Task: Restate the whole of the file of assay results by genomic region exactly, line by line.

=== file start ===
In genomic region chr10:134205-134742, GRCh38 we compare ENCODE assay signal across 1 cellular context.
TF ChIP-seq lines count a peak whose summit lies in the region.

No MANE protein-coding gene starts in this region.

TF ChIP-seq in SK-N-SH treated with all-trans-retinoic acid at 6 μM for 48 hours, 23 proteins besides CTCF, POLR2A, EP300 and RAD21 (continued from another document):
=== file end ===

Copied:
In genomic region chr10:134205-134742, GRCh38 we compare ENCODE assay signal across 1 cellular context.
TF ChIP-seq lines count a peak whose summit lies in the region.

No MANE protein-coding gene starts in this region.

TF ChIP-seq in SK-N-SH treated with all-trans-retinoic acid at 6 μM for 48 hours, 23 proteins besides CTCF, POLR2A, EP300 and RAD21 (continued from another document):